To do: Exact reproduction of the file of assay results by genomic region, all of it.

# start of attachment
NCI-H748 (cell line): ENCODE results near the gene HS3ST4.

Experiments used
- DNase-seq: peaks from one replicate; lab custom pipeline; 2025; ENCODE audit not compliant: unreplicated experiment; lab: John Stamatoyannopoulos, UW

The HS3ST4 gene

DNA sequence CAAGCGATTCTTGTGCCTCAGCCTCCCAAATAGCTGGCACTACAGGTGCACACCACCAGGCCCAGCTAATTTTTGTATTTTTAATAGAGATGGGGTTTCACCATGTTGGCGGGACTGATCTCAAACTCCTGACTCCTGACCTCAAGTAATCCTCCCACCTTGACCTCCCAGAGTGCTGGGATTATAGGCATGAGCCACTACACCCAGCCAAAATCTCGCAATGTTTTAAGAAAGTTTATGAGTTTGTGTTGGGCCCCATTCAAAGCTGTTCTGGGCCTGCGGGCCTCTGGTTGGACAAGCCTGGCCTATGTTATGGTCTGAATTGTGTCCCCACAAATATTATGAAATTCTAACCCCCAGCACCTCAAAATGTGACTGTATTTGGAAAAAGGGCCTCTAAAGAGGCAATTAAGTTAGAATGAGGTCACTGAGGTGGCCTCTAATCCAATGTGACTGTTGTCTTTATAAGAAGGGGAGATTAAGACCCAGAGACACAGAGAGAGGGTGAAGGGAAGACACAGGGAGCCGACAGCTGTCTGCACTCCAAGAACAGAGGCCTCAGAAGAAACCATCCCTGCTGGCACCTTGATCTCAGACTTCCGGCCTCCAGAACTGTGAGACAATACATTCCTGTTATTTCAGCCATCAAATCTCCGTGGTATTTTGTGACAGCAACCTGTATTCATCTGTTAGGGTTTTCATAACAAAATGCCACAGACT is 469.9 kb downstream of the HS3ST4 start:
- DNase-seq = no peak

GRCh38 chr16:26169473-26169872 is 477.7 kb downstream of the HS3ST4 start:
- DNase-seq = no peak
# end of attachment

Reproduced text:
NCI-H748 (cell line): ENCODE results near the gene HS3ST4.

Experiments used
- DNase-seq: peaks from one replicate; lab custom pipeline; 2025; ENCODE audit not compliant: unreplicated experiment; lab: John Stamatoyannopoulos, UW

The HS3ST4 gene

DNA sequence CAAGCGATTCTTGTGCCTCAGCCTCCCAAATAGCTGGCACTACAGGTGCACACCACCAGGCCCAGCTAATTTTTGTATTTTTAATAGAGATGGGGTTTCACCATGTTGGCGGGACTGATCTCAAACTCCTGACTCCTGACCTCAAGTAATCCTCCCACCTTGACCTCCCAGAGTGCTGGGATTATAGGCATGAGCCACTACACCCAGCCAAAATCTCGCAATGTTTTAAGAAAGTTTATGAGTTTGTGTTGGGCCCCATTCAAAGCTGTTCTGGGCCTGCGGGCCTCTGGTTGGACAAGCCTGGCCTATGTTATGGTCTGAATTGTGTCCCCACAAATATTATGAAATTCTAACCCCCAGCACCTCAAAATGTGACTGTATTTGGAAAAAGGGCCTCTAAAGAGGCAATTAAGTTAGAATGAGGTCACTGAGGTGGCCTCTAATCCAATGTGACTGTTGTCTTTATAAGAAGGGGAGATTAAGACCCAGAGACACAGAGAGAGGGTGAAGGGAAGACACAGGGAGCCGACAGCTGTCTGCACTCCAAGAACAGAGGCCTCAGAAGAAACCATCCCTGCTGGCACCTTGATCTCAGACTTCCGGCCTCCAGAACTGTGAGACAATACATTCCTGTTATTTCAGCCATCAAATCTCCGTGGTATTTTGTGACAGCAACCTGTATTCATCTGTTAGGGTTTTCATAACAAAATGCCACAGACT is 469.9 kb downstream of the HS3ST4 start:
- DNase-seq = no peak

GRCh38 chr16:26169473-26169872 is 477.7 kb downstream of the HS3ST4 start:
- DNase-seq = no peak